I am finding moving metal by peining even on the Austrian made blades to require quite a heavy hand. Of course we are talking very blunt akin to " it was in my grandpa's shed and I'd like to have it sharpened" condition.
All in all it's nothing compared to what people manage to do to a two man saw, they can easily swallow up a half day of labor.
Add pictures here
<% if( /^image/.test(type) ){ %>
<% } %>
<%-name%>
Add image file
Upload
beecrofter wrote:

I don't know. It sounds wrong.
Try just hammering the very edge. You ought to be able to produce stray ``tabs'' of metal occasionally, if it's the soft steel that peening is going to work on. (These tabs come off pretty fast when you use the scythe to cut, but they really make it cut nicely while they're there. I use the production of tabs as a gauge of peening correctly, say rather than only hitting the metal too far from the edge. It's about the only visible sign that you're hitting the edge occasionally.)
Peening is explained as forcing thick metal down towards the (new) edge as thinned metal, like some kind of clay being squeezed by the process. But it will not work on hardened steel.
Also are you using a bar-peen hammer? (Like a ball peen, but with the ball shape replaced by a bar shape, so that the same forcing happens over a short length of the edge rather than at a point where the ball hits.)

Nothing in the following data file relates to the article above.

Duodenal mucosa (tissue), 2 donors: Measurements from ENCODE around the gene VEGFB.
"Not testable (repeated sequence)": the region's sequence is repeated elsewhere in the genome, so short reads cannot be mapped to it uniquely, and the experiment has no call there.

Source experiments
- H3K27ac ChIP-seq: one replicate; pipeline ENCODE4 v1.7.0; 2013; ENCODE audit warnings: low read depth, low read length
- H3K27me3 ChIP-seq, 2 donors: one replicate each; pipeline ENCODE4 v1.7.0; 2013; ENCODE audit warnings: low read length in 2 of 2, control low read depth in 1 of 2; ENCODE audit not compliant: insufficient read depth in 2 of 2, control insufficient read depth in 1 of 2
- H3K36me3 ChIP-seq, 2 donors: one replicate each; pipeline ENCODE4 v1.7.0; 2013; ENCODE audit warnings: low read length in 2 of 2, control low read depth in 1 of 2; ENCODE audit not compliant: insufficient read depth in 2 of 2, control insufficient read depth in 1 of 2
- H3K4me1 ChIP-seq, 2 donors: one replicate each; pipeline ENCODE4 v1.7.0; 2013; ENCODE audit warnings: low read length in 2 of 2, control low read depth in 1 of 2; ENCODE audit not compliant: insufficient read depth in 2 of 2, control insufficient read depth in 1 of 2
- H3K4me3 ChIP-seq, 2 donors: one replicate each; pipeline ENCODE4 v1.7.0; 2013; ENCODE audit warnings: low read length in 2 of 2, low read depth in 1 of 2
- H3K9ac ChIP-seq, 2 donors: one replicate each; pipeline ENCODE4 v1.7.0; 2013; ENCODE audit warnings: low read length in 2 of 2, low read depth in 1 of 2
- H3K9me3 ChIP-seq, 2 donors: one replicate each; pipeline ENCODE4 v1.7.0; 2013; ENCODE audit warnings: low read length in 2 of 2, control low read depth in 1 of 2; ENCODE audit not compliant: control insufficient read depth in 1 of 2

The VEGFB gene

--
Ron Hardin
snipped-for-privacy@mindspring.com
  Click to see the full signature.
Add pictures here
<% if( /^image/.test(type) ){ %>
<% } %>
<%-name%>
Add image file
Upload
Scythe supply also sells a ``jig'' that you run the blade edge through and hammer on, to get the ``correct'' peening, but I've had no great luck with it. It creates an enormous amount of noise, however. It also leaves you with a strikingly dull edge, requiring lots of stoning to restore, even though it may (for all I know) be the correct base edge as advertised. I prefer the bar peen hammer and (larger) anvil, which leaves you with a nearly cut-ready edge.
Also you can peen it very very thin for grass.
--
Ron Hardin
snipped-for-privacy@mindspring.com
  Click to see the full signature.
Add pictures here
<% if( /^image/.test(type) ){ %>
<% } %>
<%-name%>
Add image file
Upload
Incidentally, if you're scything the lawn, you need sharpening when partly cut grass sticks on the edge (it will form a clot that keeps grass at the leftward edge of the stroke from cutting). You can persist a little by raising the snath at the beginning of the stroke at the right, and lowering it on the left, thus exposing new blade as the stroke proceeds, but you're actually better off stopping to sharpen ; and if stone sharpening doesn't cure it, repeen.
Cutting grass requires an insanely sharp scythe ; ordinary brush scything is not nearly so critical (nor would you use so light a blade on brush).
--
Ron Hardin
snipped-for-privacy@mindspring.com
  Click to see the full signature.
Add pictures here
<% if( /^image/.test(type) ){ %>
<% } %>
<%-name%>
Add image file
Upload
Or for $20K, you can fence the slope and get yourself a goat or sheep or three....
Add pictures here
<% if( /^image/.test(type) ){ %>
<% } %>
<%-name%>
Add image file
Upload

For less than $20,000 one can buy a mighty nice real tractor that can mow any slope that Roomba toy can and do a lot more, plus leave enough left over for a small herd of whatever cud chewers floats your boat.
Add pictures here
<% if( /^image/.test(type) ){ %>
<% } %>
<%-name%>
Add image file
Upload

HomeOwnersHub.com is a website for homeowners and building and maintenance pros. It is not affiliated with any of the manufacturers or service providers discussed here. All logos and trade names are the property of their respective owners.